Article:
Kwa Pamoja Tuzuie Balaa: Preventing Radicalisation and Terrorist Recruitment (PREACT)
RUSI has partnered with Search for Common Ground to work on a project seeking to strengthen community-led P/CVE responses and build trust between communities and government to address radicalisation and recruitment. The work is conducted in collaboration with Kenya’s National Counter Terrorism Centre (NCTC).
Main Image Credit REUTERS/Thomas Mukoya
In partnership with Search for Common Ground (SFCG) and community-based organisations Ijara Women for Peace (IWP) and the Kiyunga Youth Bunge Initiative (KYBI), RUSI is working on a 24-month project with the goal of empowering community leaders and relevant government counterparts to jointly address issues of violent extremist organisation radicalisation and recruitment in at-risk areas of Lamu and Garissa counties.
As part of this project, RUSI leads research on the locus of trust in target communities and monitors and analyses threat trends in project communities to inform community-led multi-stakeholder dialogues on security issues. Select community forums will be facilitated by RUSI and offer P/CVE capacity building training for community members.
Aims and objectives
Ranked 21st out of 138 countries in the 2019 Global Terrorism Index, Kenya has continued to experience an onslaught of VE attacks in recent years, perpetrated by the Al-Qaeda-affiliated, Somalia-based extremist group al-Shabaab as well as affiliates and local actors working on behalf of AS. Many of the attacks have been carried out in Lamu and Garissa Counties. In response to the dynamic between communities and government actors (including security forces), momentum around community-led peace and security solutions is growing, supported by research and practice.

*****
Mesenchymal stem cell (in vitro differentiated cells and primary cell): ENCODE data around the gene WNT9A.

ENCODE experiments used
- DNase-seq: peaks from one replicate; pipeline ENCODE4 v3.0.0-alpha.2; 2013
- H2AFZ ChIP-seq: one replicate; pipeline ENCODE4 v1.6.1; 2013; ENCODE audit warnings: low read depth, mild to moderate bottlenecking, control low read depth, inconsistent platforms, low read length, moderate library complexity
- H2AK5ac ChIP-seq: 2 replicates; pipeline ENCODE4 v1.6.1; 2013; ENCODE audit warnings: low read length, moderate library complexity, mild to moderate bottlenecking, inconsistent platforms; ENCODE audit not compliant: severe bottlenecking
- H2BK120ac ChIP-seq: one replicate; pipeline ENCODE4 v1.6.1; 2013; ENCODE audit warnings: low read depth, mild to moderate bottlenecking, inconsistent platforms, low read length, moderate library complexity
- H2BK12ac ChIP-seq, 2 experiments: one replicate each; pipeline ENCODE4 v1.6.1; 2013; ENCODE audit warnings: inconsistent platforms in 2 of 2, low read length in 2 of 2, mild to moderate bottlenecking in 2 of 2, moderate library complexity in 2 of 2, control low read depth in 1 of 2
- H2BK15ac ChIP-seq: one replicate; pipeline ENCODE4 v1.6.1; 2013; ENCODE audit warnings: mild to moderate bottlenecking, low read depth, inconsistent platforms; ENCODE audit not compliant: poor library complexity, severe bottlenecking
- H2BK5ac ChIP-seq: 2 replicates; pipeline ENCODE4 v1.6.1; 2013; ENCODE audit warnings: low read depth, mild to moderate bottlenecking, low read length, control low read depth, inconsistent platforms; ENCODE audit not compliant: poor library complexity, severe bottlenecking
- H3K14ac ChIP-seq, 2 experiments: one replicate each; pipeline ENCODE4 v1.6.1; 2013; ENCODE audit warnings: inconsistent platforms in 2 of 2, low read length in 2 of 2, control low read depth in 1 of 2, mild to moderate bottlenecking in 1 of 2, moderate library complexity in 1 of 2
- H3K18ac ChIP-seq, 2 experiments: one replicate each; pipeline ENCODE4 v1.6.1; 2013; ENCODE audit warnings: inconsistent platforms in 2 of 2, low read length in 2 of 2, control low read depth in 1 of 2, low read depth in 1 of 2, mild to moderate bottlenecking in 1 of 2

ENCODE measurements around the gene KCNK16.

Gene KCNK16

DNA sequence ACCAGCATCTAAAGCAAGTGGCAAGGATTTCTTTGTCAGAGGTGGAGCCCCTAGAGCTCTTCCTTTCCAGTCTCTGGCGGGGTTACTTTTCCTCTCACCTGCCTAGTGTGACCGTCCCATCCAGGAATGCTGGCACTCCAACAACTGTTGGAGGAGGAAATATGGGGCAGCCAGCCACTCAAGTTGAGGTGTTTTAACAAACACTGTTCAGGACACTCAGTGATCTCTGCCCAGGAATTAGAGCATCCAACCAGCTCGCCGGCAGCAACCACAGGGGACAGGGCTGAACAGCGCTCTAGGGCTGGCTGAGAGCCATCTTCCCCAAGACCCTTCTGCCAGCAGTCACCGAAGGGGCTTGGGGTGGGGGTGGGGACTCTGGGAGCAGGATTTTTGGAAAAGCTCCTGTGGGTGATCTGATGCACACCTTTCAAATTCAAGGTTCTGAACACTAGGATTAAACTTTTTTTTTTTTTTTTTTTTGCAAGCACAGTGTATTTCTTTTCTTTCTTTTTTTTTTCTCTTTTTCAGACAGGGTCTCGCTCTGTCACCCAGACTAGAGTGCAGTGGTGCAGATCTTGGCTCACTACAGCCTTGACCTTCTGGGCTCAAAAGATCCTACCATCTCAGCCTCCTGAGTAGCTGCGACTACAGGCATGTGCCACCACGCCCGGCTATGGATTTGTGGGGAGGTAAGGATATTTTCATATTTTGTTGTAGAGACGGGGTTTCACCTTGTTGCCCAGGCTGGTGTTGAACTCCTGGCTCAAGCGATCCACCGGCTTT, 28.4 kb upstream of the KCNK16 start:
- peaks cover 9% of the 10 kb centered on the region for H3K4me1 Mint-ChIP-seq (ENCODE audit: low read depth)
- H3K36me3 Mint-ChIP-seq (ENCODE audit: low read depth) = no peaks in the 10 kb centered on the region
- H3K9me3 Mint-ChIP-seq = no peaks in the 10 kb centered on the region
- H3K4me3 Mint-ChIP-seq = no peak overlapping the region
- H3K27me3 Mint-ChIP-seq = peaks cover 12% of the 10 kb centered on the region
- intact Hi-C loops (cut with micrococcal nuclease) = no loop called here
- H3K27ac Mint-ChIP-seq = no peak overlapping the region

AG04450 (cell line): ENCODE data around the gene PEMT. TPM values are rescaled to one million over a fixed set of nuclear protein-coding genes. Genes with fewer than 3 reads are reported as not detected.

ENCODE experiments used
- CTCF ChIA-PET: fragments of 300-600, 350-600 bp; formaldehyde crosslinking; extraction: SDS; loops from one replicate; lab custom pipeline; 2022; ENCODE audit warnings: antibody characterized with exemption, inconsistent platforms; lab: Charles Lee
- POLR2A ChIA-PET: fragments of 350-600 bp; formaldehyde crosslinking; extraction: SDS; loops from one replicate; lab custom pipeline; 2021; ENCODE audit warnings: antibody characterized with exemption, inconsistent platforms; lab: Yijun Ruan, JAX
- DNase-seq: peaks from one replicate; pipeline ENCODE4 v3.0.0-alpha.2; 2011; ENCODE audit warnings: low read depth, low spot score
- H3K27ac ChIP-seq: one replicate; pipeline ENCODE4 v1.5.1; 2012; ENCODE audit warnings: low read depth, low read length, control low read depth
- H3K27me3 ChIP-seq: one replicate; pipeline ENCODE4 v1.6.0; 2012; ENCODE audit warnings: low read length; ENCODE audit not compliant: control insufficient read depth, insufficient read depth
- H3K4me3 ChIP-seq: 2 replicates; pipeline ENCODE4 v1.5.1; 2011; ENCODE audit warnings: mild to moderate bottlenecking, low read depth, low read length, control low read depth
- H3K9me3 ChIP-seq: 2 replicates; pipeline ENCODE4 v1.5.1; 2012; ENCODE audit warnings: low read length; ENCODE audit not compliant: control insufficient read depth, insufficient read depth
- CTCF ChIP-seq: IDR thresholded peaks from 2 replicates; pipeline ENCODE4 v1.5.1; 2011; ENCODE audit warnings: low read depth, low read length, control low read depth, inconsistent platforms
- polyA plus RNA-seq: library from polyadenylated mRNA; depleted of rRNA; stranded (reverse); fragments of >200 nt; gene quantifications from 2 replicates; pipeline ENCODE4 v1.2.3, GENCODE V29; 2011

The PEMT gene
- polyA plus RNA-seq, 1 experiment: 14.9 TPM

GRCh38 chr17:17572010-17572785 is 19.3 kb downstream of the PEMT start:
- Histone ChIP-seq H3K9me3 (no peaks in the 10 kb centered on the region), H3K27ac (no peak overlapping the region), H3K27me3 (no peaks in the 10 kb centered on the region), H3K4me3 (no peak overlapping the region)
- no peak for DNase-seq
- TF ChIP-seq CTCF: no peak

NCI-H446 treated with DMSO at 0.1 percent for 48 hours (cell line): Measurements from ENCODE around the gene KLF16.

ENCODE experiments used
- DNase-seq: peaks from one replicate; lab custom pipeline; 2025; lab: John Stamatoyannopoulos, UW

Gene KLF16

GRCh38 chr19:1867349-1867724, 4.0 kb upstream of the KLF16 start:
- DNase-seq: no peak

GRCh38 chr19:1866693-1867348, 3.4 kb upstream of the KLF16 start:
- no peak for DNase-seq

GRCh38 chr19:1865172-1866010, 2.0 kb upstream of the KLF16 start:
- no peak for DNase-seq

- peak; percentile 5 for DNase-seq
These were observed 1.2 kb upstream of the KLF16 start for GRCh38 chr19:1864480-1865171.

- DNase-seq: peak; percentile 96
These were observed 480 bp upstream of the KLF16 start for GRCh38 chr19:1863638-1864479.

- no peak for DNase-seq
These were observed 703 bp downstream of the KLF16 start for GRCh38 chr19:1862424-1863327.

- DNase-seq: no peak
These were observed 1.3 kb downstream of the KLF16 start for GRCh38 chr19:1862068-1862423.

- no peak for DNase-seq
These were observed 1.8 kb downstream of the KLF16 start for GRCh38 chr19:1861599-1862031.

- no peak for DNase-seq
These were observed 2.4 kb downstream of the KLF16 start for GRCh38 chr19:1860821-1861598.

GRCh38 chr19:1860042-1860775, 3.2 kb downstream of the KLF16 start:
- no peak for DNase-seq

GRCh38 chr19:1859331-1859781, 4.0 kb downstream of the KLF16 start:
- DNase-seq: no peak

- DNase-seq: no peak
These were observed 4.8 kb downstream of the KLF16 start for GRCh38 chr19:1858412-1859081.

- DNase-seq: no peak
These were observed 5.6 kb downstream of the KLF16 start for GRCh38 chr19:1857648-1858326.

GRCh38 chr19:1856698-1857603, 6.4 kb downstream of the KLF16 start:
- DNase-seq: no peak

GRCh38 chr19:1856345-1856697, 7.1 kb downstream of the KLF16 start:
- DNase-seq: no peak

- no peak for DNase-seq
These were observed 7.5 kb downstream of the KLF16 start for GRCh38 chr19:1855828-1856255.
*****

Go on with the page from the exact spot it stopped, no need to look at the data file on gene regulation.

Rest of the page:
With this project, RUSI and project partners aim to strengthen community-led, CVE-relevant support and response structures in at-risk communities and work to increase trust and collaboration between community members and relevant local government and security actors in at-risk areas within Garissa and Lamu Counties in Kenya.
In an effort to anchor the project in evidence rather than assumptions, RUSI is leading one research component of the project. This includes research on an exploration of the obstacles for reporting suspicious and suspected violent extremism-related activities to relevant local authorities. This research will inform the project’s multi-stakeholder dialogues and contribute to the evidence base preventing and countering violent extremism (P/CVE) policy and programming.
RUSI will also lead on providing bi-annual reporting on violence monitoring in each county to include threat context analysis. This reporting will inform project activities aimed at increasing trust between communities and local authorities.